The following is the speech by the Secretary for Planning, Environment and Lands, Mr Gordon Siu, at the launching ceremony of the floating refuse collection trial organised by the Private Sector Committee on the Environment in Causeway Bay today (Friday):
Mr Lau, Mr Eldon, Distinguished guests,
It gives me great pleasure to officiate at today's ceremony which marks the kick-off of a six-month trial on refuse collection by the "Trashcat", sponsored by the Private Sector Committee on the Environment.
Victoria Harbour is one of Hong Kong's most valuable assets. It brought Hong Kong life and is a major contribution to our success today. It is a unique attraction for residents as well as tourists. The Town Planning Board's Vision Statement for the Harbour sums up public aspirations well - "... make our Harbour attractive, vibrant, accessible and symbolic of Hong Kong - a harbour for the people and a harbour of life."
Our Harbour must be a safe and efficient thoroughfare for the transport of people and goods so as to retain Hong Kong's status as an international hub port. But beyond that our objective is to enhance its scenic views and its potential for recreation and leisure. Innovative urban planning and building design can bring us closer to the Harbour. We will, for example, plan for low-rise developments along the shore so as to provide greater visual access to the harbour. At the same time, through an integrated network of open space and pedestrian links, there will be increased opportunities for activities along the waterfront promenades.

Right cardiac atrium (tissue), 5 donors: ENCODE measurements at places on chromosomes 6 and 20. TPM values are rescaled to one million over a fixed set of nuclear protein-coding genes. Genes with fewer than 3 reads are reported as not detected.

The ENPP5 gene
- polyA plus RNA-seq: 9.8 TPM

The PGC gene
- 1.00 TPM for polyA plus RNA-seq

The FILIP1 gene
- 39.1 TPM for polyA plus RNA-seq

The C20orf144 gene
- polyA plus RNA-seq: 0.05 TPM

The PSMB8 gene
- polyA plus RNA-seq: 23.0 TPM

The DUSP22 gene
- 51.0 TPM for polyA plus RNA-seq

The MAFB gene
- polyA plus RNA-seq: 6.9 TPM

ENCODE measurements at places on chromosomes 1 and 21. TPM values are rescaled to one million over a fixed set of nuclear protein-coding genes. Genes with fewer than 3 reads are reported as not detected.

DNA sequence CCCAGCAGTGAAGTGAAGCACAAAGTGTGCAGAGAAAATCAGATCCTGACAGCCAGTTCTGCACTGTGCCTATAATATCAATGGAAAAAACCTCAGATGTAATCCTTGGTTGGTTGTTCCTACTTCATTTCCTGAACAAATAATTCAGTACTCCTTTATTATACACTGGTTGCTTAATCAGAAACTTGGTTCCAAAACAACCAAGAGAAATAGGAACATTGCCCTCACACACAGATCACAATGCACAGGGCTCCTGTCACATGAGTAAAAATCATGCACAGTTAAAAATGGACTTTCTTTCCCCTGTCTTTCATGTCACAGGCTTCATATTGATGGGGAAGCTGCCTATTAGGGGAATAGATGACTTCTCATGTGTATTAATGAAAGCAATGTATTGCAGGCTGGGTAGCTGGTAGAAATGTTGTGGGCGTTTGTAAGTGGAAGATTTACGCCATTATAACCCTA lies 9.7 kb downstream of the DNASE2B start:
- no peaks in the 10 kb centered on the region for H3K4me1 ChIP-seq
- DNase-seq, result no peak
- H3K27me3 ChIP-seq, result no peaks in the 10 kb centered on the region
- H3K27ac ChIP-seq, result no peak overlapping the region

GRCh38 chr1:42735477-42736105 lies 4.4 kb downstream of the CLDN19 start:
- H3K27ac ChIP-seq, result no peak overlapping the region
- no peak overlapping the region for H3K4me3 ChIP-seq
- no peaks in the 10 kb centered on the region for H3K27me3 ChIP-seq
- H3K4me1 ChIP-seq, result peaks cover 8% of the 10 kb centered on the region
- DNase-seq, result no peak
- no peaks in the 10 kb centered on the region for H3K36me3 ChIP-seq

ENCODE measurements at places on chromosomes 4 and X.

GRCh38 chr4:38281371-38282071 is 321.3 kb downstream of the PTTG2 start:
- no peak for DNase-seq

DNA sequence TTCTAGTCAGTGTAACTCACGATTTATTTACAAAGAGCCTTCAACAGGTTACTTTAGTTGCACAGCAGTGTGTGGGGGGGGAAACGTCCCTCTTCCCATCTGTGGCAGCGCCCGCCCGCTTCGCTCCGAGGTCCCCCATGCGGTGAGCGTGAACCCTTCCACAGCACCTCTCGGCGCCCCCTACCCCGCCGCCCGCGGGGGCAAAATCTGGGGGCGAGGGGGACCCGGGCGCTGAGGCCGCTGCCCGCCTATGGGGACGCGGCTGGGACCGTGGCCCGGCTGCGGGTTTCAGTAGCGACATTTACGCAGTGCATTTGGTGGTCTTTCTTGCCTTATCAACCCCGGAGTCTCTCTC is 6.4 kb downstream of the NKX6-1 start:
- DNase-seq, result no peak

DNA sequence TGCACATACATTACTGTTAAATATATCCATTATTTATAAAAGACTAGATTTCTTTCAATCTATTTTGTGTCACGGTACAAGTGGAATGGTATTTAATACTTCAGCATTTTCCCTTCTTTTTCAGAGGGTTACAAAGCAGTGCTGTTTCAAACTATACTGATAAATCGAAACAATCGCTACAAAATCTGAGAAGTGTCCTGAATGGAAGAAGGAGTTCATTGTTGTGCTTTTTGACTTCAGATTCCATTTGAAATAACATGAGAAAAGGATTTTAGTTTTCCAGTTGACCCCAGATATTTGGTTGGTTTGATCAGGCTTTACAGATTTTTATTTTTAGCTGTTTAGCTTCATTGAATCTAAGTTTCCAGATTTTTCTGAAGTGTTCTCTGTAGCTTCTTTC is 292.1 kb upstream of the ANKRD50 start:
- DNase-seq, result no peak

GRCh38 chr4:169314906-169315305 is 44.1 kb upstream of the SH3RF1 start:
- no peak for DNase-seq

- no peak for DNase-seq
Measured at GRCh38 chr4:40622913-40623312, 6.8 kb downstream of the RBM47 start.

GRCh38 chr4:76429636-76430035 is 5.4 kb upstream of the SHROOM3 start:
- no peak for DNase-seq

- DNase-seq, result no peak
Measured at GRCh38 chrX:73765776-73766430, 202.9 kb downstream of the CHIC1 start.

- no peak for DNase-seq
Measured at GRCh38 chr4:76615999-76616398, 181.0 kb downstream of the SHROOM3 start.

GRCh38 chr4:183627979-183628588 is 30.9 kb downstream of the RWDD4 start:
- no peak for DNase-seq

These objectives need to be matched with continued improvement of the water quality of the Harbour. Who can enjoy a harbour crusted with cans, plastic bags and other refuse? The unsightly foreground detracts from the spectacular backdrop of world class buildings and dramatic green hills ringing the water.
Rubbish in the harbour is not just bad for appearances. It reflects poor hygiene standards and habits by those living on land as well as on vessels. These are a threat to the health of the community as well as an eyesore.
Changing these habits is one of the main objectives of the campaign promoting Health Living for the 21st Century. That public education campaign is being backed up by the planned reforms to the system for handling municipal cleansing and waste collection and overseeing environmental hygiene. Most of the refuse in the sea comes from the land, and the long term success of programmes to clear floating refuse depend on permanent improvements in hygiene practices on land.
But for today we have the refuse that is already in the harbour to deal with. So far, the Marine Department has been taking the lead to collect floating refuse. Their staff and contractors have picked up over 8,000 tonnes already this year. Their efforts will continue.
I am delighted today to be able to welcome the private sector into the partnership to help clean up the harbour. There is already a double benefit to Hong Kong. First, the sense of responsibility and commitment towards the quality of life here being demonstrated by the Private Sector Committee is an example to others in the community. Second, the new technology being introduced in this trial scheme shows the value of the private sector in driving innovation and experimentation to improve performance. I very much hope that to these two benefits will be added a third - a cleaner harbour. I wish the trial every success, and you have my pledge to build on this partnership in the years ahead. Together I am confident that we can give back to Hong Kong a clean and healthy harbour that everyone can delight in.
End/Friday, November 5, 1999